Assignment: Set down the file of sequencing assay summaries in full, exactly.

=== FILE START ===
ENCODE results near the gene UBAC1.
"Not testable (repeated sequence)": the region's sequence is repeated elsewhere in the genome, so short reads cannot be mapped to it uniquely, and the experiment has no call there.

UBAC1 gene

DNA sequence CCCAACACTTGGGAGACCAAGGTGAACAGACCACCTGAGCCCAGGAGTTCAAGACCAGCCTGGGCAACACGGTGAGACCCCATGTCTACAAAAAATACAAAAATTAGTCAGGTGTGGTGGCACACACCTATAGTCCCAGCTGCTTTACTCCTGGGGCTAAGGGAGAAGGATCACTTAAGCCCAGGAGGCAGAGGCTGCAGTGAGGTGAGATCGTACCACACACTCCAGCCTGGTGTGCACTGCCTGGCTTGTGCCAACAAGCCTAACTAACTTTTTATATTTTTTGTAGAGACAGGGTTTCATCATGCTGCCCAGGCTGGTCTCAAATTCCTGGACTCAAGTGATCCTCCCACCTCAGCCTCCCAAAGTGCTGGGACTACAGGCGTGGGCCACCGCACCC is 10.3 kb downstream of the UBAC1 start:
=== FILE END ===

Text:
ENCODE results near the gene UBAC1.
"Not testable (repeated sequence)": the region's sequence is repeated elsewhere in the genome, so short reads cannot be mapped to it uniquely, and the experiment has no call there.

UBAC1 gene

DNA sequence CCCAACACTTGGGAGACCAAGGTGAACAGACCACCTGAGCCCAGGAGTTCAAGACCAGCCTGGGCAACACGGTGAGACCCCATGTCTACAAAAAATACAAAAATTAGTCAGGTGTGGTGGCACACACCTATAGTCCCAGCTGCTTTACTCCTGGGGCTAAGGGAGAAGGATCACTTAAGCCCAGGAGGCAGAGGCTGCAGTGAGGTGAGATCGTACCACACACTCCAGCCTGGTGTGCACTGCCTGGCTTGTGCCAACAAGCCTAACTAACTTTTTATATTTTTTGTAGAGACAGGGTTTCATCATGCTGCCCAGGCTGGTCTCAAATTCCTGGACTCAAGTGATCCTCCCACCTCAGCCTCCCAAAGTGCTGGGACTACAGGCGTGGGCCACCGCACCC is 10.3 kb downstream of the UBAC1 start: